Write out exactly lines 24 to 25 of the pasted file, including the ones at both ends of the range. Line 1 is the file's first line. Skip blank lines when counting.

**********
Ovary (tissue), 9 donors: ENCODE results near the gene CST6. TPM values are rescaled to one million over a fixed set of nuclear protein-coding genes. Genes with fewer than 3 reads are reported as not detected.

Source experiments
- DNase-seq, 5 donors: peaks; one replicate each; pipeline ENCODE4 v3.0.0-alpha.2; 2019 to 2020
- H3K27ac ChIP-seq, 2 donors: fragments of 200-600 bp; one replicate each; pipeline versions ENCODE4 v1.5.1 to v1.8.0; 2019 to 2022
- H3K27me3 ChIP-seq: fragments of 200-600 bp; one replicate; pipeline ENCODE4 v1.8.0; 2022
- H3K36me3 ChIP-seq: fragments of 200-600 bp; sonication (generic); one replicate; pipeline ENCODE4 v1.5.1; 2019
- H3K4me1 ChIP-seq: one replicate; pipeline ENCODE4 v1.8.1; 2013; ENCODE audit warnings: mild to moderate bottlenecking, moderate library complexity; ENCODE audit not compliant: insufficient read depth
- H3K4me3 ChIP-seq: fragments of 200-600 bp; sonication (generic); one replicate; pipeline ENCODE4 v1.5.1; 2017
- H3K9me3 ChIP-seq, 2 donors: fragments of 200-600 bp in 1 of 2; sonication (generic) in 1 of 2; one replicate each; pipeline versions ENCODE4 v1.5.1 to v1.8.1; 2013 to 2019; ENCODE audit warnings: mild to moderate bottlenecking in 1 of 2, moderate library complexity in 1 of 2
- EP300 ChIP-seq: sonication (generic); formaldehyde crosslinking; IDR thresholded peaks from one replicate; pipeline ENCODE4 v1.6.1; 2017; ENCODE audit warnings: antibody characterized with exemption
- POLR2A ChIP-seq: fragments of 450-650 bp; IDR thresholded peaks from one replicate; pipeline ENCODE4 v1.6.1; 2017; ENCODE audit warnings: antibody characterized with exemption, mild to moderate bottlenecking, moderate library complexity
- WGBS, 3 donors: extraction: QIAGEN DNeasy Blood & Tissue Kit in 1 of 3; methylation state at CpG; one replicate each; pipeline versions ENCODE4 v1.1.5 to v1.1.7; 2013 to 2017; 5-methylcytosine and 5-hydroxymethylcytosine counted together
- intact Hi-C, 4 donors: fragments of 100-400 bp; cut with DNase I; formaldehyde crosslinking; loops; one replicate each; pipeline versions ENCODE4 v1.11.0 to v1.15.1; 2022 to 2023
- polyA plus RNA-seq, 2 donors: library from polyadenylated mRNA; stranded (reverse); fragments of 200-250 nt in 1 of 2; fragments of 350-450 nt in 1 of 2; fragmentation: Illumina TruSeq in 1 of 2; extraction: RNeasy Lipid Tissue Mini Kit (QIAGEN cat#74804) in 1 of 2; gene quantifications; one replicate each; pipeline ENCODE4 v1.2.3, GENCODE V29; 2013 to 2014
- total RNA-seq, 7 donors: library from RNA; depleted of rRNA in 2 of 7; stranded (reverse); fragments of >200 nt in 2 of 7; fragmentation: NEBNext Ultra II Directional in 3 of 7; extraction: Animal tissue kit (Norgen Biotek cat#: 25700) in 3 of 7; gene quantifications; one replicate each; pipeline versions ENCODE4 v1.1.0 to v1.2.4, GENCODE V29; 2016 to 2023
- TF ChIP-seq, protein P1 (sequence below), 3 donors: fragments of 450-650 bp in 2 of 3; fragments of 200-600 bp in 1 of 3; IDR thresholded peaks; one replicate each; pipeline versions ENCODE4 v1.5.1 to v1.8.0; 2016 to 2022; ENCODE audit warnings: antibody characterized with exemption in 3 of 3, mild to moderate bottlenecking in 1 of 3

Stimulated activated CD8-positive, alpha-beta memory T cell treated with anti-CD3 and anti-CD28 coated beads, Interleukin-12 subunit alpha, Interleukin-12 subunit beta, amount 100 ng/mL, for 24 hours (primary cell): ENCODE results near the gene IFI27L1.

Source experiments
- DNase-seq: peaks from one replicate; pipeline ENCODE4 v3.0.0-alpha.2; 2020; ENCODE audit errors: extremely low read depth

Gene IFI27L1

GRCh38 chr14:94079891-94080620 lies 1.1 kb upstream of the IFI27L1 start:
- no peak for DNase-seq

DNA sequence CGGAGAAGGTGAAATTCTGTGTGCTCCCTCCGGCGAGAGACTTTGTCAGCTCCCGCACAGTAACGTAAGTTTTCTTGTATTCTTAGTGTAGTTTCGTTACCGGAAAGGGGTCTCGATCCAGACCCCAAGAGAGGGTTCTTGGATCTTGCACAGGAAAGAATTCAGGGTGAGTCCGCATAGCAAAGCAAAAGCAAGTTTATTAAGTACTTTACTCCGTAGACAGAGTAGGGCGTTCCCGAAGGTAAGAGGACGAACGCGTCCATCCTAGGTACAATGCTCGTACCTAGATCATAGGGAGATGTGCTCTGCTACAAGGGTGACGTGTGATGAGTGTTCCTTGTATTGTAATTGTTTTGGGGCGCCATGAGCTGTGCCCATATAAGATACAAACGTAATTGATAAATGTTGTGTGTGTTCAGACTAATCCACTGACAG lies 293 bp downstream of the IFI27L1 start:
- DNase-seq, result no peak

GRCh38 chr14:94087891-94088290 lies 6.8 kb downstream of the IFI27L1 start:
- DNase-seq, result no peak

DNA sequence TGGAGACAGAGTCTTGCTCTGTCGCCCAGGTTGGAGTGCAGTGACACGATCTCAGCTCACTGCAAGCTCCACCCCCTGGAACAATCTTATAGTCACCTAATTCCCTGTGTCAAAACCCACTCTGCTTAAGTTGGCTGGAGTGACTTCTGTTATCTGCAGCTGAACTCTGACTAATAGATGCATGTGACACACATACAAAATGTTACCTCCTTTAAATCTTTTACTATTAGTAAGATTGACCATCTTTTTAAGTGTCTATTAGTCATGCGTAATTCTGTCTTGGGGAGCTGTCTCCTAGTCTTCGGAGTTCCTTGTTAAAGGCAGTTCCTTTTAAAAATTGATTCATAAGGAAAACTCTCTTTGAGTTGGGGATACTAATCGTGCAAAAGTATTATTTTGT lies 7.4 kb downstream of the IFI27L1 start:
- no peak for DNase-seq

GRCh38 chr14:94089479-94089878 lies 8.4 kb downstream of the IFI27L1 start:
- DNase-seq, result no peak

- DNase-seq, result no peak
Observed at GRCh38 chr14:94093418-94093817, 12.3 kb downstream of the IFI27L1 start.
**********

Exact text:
- DNase-seq, result no peak

GRCh38 chr14:94087891-94088290 lies 6.8 kb downstream of the IFI27L1 start: